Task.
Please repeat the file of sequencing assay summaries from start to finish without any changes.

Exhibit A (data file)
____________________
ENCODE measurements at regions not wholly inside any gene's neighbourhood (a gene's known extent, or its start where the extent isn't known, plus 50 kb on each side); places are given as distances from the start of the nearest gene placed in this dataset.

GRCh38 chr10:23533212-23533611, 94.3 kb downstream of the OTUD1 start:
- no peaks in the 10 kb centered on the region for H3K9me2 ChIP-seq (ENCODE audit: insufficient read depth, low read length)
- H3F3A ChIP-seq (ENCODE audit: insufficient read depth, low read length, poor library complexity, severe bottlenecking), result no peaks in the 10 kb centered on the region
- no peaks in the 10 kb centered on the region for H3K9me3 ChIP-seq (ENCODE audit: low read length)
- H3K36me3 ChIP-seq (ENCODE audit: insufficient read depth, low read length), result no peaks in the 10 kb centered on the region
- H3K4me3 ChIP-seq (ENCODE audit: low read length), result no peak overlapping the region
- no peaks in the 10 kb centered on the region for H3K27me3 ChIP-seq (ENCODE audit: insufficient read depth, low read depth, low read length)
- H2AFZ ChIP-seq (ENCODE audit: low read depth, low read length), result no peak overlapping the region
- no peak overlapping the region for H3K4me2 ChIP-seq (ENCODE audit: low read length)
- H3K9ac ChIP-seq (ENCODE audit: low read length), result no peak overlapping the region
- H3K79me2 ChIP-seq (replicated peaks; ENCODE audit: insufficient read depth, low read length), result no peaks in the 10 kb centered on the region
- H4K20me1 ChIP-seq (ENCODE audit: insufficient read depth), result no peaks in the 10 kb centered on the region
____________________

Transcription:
ENCODE measurements at regions not wholly inside any gene's neighbourhood (a gene's known extent, or its start where the extent isn't known, plus 50 kb on each side); places are given as distances from the start of the nearest gene placed in this dataset.

GRCh38 chr10:23533212-23533611, 94.3 kb downstream of the OTUD1 start:
- no peaks in the 10 kb centered on the region for H3K9me2 ChIP-seq (ENCODE audit: insufficient read depth, low read length)
- H3F3A ChIP-seq (ENCODE audit: insufficient read depth, low read length, poor library complexity, severe bottlenecking), result no peaks in the 10 kb centered on the region
- no peaks in the 10 kb centered on the region for H3K9me3 ChIP-seq (ENCODE audit: low read length)
- H3K36me3 ChIP-seq (ENCODE audit: insufficient read depth, low read length), result no peaks in the 10 kb centered on the region
- H3K4me3 ChIP-seq (ENCODE audit: low read length), result no peak overlapping the region
- no peaks in the 10 kb centered on the region for H3K27me3 ChIP-seq (ENCODE audit: insufficient read depth, low read depth, low read length)
- H2AFZ ChIP-seq (ENCODE audit: low read depth, low read length), result no peak overlapping the region
- no peak overlapping the region for H3K4me2 ChIP-seq (ENCODE audit: low read length)
- H3K9ac ChIP-seq (ENCODE audit: low read length), result no peak overlapping the region
- H3K79me2 ChIP-seq (replicated peaks; ENCODE audit: insufficient read depth, low read length), result no peaks in the 10 kb centered on the region
- H4K20me1 ChIP-seq (ENCODE audit: insufficient read depth), result no peaks in the 10 kb centered on the region